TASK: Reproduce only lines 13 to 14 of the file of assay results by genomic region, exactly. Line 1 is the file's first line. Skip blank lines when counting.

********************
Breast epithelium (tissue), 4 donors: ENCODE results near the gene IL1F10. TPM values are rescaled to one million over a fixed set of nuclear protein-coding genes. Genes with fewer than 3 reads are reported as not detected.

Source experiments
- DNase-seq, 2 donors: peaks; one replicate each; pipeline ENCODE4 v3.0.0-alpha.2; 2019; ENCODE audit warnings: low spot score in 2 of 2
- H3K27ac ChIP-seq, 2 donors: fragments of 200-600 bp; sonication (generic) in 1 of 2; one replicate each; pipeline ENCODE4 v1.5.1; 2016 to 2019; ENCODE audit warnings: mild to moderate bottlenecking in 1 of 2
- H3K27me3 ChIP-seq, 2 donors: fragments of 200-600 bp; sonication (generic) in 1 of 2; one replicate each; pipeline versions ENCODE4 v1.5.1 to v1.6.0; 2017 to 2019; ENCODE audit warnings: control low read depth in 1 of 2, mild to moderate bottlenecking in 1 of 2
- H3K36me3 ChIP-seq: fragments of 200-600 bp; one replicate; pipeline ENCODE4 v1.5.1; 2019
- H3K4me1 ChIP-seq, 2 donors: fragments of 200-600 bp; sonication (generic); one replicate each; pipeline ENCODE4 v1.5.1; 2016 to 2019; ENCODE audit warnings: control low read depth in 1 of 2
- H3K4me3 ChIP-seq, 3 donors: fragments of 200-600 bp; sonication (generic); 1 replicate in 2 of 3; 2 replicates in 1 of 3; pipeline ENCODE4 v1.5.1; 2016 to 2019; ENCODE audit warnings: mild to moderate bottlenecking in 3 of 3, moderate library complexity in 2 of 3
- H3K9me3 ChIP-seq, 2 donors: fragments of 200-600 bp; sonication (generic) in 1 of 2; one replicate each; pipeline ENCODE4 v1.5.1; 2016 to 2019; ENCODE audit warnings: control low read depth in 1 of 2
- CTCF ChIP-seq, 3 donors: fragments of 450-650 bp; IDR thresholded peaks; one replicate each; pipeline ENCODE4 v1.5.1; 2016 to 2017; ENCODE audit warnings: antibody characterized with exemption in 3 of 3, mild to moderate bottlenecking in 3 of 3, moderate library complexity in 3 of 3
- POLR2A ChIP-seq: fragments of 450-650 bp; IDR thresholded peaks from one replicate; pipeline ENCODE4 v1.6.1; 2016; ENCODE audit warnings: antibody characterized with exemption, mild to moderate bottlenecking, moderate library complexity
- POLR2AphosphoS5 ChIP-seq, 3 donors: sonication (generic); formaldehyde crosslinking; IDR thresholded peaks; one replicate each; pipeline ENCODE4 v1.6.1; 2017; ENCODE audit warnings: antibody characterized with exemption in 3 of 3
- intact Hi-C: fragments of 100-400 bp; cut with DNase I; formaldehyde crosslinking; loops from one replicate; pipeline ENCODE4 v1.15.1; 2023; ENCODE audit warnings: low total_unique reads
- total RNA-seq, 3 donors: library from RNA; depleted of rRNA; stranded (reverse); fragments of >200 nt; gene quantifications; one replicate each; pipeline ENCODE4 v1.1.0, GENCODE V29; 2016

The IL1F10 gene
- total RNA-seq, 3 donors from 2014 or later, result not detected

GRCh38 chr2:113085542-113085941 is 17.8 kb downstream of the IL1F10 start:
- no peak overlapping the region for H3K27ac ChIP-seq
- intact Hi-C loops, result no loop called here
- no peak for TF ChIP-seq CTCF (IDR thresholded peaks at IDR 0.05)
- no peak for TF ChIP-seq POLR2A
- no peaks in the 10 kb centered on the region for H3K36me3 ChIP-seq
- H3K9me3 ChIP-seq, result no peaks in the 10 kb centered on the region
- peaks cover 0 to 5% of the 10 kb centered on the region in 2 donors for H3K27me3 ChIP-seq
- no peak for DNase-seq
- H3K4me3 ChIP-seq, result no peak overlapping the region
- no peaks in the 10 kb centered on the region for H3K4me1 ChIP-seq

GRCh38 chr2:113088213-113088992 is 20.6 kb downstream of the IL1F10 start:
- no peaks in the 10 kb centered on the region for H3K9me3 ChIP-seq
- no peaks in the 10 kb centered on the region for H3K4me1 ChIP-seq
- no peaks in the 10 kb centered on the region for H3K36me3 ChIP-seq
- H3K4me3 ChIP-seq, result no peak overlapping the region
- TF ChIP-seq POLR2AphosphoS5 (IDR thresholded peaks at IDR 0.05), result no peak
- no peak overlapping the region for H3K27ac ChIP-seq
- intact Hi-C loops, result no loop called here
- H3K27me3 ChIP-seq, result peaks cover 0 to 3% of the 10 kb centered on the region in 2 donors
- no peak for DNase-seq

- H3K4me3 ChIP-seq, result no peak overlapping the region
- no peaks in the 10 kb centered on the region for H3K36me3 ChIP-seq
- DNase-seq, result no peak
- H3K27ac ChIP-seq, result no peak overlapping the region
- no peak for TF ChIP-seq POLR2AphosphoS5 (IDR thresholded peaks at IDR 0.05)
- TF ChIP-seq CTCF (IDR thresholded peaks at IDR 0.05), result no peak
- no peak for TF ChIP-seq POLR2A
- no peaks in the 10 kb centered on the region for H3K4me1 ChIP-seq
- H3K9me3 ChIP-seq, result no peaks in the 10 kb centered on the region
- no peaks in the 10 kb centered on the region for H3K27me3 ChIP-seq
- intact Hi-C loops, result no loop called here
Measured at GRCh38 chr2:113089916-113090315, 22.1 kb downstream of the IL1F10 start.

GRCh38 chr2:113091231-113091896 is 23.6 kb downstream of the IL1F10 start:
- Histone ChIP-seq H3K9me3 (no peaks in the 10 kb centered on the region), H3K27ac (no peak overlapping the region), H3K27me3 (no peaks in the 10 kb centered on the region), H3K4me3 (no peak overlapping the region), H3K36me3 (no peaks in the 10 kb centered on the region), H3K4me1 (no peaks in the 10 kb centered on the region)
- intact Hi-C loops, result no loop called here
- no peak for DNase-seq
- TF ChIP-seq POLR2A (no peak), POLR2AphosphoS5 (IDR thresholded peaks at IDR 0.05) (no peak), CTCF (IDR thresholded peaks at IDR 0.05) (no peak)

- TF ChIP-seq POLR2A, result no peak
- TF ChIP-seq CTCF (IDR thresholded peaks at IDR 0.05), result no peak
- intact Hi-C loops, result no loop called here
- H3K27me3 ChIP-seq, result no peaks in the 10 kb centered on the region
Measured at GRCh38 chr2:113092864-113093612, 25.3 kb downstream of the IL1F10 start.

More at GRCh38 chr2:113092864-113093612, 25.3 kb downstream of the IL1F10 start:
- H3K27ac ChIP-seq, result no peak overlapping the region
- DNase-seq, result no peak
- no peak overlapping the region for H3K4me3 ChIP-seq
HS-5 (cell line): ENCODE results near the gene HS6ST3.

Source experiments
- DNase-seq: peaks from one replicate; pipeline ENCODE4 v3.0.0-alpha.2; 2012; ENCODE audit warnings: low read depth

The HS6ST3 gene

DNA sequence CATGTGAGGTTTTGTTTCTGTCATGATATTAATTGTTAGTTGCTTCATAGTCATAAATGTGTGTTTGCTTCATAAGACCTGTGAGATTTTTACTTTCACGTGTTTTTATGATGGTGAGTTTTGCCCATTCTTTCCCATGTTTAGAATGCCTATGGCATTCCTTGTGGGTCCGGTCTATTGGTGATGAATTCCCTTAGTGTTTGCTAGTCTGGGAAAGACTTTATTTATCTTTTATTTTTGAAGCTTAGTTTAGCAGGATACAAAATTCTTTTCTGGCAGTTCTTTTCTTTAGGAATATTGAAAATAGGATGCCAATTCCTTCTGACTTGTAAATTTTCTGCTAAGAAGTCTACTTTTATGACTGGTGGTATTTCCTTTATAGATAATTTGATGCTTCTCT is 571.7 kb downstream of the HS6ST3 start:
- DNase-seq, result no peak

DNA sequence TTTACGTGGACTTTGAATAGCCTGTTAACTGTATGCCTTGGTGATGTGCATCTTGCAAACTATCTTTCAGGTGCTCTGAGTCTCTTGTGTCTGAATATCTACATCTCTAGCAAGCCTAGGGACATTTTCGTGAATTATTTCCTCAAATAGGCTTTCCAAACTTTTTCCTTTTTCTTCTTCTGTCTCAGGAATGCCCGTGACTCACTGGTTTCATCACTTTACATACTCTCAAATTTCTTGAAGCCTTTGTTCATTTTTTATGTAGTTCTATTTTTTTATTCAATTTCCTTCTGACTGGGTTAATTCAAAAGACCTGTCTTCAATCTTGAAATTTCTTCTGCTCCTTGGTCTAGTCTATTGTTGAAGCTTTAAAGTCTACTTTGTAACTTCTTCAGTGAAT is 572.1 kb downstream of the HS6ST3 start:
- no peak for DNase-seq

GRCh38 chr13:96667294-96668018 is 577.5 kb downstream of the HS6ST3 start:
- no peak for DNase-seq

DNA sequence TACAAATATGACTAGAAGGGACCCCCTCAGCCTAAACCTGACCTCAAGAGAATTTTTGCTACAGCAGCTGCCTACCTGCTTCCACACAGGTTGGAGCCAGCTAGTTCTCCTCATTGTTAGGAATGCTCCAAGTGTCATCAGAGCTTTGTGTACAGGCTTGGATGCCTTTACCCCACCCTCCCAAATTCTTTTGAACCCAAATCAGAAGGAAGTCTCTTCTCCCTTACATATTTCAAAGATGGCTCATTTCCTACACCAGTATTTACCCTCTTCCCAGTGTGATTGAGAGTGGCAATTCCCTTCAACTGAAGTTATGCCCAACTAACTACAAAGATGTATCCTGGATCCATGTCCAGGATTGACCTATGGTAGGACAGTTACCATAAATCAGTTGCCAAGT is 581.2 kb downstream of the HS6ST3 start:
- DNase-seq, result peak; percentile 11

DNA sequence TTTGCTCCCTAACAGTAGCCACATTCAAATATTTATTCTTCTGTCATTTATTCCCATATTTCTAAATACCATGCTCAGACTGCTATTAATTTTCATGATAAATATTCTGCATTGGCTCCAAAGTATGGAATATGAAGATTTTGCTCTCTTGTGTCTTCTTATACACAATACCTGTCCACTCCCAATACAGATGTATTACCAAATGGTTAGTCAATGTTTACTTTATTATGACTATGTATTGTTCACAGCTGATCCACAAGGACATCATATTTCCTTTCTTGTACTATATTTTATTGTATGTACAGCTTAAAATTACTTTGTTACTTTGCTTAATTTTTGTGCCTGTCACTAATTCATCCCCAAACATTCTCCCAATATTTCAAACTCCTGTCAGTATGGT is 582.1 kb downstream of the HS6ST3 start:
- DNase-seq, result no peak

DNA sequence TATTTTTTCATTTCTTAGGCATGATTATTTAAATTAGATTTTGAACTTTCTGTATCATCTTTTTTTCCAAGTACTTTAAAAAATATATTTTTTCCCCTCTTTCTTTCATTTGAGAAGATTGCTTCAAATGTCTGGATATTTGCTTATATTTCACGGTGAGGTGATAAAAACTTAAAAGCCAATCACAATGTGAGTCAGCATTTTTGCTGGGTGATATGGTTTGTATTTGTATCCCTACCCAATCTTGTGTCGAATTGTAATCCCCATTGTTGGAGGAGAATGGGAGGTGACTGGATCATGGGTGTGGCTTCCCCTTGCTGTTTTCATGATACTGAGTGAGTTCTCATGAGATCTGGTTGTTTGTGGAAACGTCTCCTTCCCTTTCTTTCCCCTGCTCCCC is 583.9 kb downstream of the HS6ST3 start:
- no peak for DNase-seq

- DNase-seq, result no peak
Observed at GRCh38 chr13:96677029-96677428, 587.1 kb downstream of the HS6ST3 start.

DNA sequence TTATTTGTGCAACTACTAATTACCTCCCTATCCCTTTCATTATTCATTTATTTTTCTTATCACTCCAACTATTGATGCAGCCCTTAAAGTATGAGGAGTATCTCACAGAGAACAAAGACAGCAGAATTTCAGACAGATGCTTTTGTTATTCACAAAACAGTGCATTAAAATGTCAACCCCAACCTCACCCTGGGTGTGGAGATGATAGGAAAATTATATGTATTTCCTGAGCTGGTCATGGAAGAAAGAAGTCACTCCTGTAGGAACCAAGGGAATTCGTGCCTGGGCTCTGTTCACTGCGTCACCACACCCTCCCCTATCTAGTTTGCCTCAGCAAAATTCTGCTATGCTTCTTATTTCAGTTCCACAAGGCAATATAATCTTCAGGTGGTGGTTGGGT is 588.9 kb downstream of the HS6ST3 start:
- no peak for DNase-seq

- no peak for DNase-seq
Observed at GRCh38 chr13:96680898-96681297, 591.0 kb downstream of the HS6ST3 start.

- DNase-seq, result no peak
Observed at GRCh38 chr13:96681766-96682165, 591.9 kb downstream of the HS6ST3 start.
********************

- intact Hi-C: fragments of 100-400 bp; cut with DNase I; formaldehyde crosslinking; loops from one replicate; pipeline ENCODE4 v1.15.1; 2023; ENCODE audit warnings: low total_unique reads
- total RNA-seq, 3 donors: library from RNA; depleted of rRNA; stranded (reverse); fragments of >200 nt; gene quantifications; one replicate each; pipeline ENCODE4 v1.1.0, GENCODE V29; 2016